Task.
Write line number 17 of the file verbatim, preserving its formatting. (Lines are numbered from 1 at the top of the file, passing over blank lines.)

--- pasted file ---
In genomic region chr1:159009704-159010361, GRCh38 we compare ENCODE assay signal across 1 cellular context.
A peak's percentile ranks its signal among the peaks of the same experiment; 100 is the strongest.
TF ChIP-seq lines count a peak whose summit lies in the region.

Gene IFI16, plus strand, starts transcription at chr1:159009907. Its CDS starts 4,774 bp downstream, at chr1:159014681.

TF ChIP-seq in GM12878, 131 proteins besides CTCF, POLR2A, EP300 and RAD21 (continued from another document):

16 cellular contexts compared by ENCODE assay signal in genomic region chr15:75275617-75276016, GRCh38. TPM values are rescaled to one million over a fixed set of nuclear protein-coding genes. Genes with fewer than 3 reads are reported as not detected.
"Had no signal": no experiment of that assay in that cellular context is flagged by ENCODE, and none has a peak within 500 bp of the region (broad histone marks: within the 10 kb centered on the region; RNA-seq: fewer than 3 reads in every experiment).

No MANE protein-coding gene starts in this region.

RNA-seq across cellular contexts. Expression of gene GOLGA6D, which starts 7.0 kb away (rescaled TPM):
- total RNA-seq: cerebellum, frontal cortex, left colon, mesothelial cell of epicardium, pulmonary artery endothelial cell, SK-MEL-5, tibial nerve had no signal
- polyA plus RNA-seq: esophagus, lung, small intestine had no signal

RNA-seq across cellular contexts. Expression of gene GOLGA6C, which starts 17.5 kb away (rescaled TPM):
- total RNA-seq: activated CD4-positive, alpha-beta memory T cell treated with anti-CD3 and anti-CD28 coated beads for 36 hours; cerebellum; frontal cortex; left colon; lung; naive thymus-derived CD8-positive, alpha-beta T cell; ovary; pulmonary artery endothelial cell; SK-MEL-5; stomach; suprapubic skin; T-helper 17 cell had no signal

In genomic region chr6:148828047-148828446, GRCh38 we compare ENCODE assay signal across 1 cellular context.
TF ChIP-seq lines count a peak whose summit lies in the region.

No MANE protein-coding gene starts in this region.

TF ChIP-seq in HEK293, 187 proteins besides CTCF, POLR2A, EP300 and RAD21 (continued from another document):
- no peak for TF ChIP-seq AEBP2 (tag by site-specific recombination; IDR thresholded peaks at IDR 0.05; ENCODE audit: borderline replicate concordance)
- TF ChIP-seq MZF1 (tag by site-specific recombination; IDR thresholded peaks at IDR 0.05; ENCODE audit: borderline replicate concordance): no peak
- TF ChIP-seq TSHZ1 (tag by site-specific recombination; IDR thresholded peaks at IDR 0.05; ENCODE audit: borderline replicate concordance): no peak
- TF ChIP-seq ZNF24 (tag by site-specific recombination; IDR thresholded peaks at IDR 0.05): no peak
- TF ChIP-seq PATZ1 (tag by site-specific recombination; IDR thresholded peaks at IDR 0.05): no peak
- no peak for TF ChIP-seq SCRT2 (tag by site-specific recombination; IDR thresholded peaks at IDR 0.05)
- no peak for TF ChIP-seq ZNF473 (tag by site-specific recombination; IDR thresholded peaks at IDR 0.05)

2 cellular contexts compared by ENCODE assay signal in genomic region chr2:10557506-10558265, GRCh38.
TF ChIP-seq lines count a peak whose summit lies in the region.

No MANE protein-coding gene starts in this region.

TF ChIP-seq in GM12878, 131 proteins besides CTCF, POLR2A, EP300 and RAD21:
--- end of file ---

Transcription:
TF ChIP-seq in HEK293, 187 proteins besides CTCF, POLR2A, EP300 and RAD21 (continued from another document):